This corkscrew-shaped bacterium, and others such “magnetotactic” species, align themselves to Earth’s magnetic field. They tend to live in brackish water, like bogs, or the sediments at the bottom. They prefer very specific oxygen levels: some, but not too much.
HOW DOES IT WORK?
Magnetotactic bacteria collect iron from their environment, and make magnetite nanocrystals in little sacs. They use their cellular skeleton to arrange the crystals in a neat line. The Earth’s magnetic field pulls the magnetic crystals so the bacteria line up pointing north and south.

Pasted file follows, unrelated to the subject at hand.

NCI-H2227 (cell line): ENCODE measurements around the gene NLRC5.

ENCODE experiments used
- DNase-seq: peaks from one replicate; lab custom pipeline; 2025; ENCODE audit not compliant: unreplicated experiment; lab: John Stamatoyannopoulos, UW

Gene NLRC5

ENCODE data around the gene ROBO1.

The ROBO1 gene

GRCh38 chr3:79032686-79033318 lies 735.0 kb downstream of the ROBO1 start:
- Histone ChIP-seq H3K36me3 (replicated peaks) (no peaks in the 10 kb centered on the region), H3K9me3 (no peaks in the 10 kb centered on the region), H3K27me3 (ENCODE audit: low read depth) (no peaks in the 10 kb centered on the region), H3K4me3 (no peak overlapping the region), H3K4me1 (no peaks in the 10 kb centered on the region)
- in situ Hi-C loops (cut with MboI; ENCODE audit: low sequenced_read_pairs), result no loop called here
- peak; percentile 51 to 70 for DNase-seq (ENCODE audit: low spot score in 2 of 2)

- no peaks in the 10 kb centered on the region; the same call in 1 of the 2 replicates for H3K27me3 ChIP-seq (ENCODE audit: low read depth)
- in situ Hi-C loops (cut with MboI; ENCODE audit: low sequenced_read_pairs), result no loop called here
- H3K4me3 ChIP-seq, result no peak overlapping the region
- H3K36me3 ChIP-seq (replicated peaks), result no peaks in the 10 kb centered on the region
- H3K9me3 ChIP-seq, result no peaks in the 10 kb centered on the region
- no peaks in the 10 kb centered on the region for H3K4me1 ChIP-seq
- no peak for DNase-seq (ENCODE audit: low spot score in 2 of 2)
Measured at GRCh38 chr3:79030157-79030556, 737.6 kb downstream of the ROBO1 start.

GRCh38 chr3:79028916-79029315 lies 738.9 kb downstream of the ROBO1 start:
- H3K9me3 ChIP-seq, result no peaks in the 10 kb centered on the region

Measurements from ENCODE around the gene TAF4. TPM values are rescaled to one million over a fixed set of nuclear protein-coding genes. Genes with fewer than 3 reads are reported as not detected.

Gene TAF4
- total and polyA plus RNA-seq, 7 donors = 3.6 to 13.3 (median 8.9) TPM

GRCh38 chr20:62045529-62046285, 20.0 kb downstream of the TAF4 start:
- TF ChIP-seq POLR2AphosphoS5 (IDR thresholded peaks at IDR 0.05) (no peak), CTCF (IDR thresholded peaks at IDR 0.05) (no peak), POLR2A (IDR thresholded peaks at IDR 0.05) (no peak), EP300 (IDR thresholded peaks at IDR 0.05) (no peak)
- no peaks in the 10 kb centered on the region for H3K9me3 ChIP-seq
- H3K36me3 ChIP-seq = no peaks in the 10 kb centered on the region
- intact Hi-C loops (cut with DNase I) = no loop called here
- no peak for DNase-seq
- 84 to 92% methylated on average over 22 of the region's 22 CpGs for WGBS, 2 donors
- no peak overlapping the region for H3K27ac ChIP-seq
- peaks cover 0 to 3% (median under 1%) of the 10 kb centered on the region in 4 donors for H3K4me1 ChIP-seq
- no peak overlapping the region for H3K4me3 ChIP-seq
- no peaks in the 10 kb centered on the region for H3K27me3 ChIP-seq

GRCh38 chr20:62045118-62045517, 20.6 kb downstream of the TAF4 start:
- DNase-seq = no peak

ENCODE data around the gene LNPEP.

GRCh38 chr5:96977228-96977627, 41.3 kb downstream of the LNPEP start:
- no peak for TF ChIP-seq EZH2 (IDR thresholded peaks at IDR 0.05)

By waggling its flagellum, Magnetospirillum travels back and forth along the magnetic line, looking for the oxygen to rise or fall until it finds a happy medium. Instead of wandering in three dimensions, it just goes back and forth .
WHY SYNTHESIZE THIS?
Creating organisms that collect and transform metals from the environment will become increasingly important for the production electronics as our naturally found reserves are become depleted.